Debate over teenagers' use of alcohol and drugs has raged in the wake of the death of a King's College student after a school ball last weekend.
Frances Morton headed out to find out what students have to say, and just how worried their parents should be.
Eloise is a fresh-faced teenager with a blonde ponytail and sweeping uniform skirt that signals her attendance at a good school in central Auckland. The 16-year-old has already planned her illicit substance for the night of her school ball later this year: Ecstasy.
"That's what everybody does," she says.
"You can act more sober if you're on a pill, not drunk."
She believes that will make it harder for parents and teachers to catch her out.
Eloise is talking just days after David Gaynor died suddenly last Saturday night following the King's College ball. Rumours of drug-taking and drunken behaviour at the event have again sparked debate over teenagers drinking and taking drugs.
And it caused the organisers of school balls this weekend to go to unprecedented lengths to make sure there is no more tragedy.
Prime Minister John Key, whose son Max attends King's College and was at the ball, was quoted this week saying, "I think we need to acknowledge there is a drug culture."
Eloise and her group of mates, who come from several different innercity colleges, were hanging out after school in Newmarket. The teenagers, all aged 16, spoke candidly on the condition of anonymity. This isn't the kind of stuff they share with their parents.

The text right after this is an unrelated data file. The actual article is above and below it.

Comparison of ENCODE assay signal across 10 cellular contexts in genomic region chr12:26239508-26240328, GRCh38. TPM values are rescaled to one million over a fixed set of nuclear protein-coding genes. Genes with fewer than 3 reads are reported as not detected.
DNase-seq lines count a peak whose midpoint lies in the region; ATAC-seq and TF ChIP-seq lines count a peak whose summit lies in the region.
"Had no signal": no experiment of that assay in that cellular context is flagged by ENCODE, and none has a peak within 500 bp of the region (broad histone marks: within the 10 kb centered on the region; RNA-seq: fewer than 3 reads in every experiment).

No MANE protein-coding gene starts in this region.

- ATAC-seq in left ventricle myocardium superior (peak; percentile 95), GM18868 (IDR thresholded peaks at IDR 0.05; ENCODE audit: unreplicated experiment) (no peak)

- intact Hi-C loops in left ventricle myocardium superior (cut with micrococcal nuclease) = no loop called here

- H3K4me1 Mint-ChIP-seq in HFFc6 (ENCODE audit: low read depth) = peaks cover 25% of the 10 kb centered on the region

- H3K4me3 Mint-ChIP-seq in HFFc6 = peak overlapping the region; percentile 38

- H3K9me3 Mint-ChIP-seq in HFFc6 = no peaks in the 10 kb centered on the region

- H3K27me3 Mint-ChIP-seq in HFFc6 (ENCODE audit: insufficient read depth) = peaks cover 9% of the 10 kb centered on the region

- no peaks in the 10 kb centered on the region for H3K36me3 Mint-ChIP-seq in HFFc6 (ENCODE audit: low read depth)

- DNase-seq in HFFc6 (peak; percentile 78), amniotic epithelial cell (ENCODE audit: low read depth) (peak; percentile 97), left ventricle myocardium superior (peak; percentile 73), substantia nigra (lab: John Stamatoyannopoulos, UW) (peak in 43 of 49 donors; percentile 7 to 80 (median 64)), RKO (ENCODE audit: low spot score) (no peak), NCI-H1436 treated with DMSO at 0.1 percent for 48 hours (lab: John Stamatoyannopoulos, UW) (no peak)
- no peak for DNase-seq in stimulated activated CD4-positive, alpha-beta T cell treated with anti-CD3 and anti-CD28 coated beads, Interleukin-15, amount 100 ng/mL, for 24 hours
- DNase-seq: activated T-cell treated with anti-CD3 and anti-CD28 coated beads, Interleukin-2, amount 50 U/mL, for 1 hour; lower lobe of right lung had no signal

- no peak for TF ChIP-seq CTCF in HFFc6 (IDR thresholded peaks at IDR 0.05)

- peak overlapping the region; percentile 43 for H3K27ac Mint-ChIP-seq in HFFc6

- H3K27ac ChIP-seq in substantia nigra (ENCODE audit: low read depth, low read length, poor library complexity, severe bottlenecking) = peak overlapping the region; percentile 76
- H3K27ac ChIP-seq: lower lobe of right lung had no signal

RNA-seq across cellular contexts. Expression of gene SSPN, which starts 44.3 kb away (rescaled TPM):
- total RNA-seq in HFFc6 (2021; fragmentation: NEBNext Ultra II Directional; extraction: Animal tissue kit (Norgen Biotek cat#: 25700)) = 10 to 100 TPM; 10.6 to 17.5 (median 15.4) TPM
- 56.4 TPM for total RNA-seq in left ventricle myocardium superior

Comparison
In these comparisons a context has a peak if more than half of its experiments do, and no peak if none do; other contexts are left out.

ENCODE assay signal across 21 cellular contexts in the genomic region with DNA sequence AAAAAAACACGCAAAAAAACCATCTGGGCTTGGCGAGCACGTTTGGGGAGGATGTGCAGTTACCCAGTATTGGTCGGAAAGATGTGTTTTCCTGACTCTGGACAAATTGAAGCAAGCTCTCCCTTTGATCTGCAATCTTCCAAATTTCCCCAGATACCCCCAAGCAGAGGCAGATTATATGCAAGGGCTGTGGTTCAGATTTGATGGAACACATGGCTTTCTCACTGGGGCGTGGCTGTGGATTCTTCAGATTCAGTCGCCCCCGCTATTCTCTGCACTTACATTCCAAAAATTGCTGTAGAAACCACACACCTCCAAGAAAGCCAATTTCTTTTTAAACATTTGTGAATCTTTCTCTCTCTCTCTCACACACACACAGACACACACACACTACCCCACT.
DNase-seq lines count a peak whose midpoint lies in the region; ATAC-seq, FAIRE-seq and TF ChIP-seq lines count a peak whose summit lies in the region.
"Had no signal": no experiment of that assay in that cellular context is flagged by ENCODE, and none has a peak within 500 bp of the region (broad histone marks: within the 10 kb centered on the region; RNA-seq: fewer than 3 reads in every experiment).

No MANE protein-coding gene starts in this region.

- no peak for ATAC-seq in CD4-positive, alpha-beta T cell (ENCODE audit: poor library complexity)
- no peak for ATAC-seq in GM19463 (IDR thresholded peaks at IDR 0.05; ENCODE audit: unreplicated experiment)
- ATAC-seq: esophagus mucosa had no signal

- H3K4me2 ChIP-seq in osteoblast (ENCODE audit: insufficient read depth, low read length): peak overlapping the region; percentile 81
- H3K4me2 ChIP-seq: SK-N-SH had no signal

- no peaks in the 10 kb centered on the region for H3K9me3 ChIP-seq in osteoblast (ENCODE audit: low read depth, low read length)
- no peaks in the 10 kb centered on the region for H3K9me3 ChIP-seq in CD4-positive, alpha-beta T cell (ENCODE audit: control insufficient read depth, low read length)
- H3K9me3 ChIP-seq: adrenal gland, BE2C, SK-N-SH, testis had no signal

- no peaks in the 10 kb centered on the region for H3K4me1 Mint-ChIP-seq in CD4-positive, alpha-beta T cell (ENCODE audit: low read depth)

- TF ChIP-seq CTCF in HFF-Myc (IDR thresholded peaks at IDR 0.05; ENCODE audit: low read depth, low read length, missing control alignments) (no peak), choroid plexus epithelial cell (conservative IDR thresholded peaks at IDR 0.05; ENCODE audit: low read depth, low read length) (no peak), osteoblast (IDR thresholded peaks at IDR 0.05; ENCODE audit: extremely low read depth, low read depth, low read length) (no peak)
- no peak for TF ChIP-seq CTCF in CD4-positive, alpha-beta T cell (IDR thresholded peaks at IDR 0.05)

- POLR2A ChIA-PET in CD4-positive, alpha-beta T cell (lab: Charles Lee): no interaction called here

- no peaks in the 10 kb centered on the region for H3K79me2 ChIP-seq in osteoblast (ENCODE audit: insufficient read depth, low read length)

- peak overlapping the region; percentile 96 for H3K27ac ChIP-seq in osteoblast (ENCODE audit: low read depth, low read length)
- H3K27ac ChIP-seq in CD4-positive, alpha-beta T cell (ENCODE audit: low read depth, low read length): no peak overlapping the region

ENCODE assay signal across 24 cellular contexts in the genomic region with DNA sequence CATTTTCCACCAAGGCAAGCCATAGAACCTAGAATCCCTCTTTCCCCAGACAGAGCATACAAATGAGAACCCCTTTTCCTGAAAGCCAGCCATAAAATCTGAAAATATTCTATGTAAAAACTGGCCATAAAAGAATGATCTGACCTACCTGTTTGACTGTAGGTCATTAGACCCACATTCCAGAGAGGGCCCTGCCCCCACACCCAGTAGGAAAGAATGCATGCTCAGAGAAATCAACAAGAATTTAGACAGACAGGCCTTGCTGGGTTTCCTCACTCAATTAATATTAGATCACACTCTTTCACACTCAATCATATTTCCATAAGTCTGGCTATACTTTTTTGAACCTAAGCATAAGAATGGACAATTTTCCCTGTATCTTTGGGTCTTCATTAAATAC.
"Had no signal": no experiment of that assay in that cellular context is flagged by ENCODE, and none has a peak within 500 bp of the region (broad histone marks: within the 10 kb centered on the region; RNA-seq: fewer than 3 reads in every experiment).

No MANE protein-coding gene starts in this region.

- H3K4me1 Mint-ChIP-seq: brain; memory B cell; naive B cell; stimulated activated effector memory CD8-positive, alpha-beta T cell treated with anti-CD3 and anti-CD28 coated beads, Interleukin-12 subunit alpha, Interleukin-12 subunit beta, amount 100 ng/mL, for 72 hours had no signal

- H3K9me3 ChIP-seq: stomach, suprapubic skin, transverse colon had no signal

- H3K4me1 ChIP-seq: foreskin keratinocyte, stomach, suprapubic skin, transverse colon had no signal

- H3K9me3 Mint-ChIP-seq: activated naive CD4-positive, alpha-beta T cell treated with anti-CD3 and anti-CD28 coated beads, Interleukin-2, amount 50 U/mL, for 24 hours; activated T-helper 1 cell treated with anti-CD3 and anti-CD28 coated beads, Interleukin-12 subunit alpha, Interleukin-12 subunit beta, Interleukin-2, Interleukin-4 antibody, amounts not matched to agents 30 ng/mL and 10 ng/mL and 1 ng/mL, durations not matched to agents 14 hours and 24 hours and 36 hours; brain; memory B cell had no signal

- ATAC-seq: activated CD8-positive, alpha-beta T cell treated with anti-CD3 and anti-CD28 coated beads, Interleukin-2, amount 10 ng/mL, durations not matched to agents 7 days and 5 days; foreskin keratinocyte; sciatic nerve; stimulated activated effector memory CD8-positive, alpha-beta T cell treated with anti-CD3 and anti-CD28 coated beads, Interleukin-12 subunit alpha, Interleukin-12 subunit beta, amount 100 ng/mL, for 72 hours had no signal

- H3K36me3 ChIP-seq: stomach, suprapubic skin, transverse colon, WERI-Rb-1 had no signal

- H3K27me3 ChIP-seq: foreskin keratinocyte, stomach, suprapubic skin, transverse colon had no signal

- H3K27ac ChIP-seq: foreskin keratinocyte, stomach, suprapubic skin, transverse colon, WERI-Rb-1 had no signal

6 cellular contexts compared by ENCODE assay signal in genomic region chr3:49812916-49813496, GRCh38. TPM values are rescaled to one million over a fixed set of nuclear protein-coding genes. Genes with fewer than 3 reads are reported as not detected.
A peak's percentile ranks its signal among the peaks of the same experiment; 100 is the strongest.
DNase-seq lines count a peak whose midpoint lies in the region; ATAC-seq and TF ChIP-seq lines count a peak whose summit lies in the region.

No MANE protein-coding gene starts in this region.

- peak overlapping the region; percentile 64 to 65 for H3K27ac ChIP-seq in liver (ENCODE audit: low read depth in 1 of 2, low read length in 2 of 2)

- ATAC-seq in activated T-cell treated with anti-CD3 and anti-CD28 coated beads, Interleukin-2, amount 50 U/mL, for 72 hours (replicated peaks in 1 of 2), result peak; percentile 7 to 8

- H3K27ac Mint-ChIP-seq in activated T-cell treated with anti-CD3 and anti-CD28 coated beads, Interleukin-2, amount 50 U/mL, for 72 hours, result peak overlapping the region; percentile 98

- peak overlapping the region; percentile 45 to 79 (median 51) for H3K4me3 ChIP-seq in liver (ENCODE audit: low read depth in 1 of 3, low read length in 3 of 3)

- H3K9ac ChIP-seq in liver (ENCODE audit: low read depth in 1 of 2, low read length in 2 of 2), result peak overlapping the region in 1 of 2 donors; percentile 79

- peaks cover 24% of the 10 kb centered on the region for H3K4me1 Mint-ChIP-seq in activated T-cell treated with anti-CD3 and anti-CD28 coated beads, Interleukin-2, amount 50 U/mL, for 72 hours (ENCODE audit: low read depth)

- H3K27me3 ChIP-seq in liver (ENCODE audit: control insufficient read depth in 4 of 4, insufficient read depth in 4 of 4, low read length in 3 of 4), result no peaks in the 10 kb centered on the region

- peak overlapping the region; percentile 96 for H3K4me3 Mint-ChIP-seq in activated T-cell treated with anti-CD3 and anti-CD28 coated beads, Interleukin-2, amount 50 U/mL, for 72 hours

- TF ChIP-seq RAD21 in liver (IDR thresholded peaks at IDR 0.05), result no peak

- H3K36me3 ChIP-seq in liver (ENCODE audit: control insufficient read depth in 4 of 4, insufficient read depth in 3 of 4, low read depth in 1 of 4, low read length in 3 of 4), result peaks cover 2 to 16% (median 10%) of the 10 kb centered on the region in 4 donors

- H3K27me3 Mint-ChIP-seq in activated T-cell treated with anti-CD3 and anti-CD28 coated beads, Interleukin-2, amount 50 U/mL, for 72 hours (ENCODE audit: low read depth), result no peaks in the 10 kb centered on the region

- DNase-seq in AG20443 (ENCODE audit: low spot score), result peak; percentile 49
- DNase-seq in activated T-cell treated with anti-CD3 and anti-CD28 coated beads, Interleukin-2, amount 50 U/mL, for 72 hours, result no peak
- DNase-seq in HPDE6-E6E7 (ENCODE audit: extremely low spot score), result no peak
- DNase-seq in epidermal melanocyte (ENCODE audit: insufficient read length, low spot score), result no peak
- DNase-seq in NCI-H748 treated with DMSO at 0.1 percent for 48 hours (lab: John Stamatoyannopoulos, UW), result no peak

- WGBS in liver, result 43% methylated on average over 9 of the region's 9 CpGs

Taking "pills" or Ecstasy, they say, is common - especially at dance raves on Saturday nights. A pill will cost $40 a pop, or $30 at mates' rates if bought from a friend.
The teenagers were aware there was no guarantee the pills sold as Ecstasy would actually contain MDMA (methylenedioxymethamphetamine). Emma researched what was available on the market on the online forum, tripme.co.nz.
"It's an informative website that tells you what is in the drugs that you could be buying, to keep you safe. I think it's a really good thing," she says.
Emma admitted to drinking every Saturday night, smoking cannabis regularly and has had an Ecstasy pill three times. She comes across as level-headed and surprisingly knowledgeable when it comes to drugs.
"It's bad for schools to tell you, Don't do drugs,' because people are just going to do them anyway and then they're not made aware of the side effects."
Cannabis was the teenager's most preferred illicit drug, and they had no problem getting access to it. They claimed to know supply houses in their area, and two of the boys had been stopped by a Black Power member on a Ponsonby street and asked if they wanted to buy the drug.
Andrew was given cannabis by a friend's mother, who handed it over on one condition.
"She said, 'Whatever you have, you have to smoke it at the table. Don't give it to your mates or take it and sell it'. She was being a good parent," he says.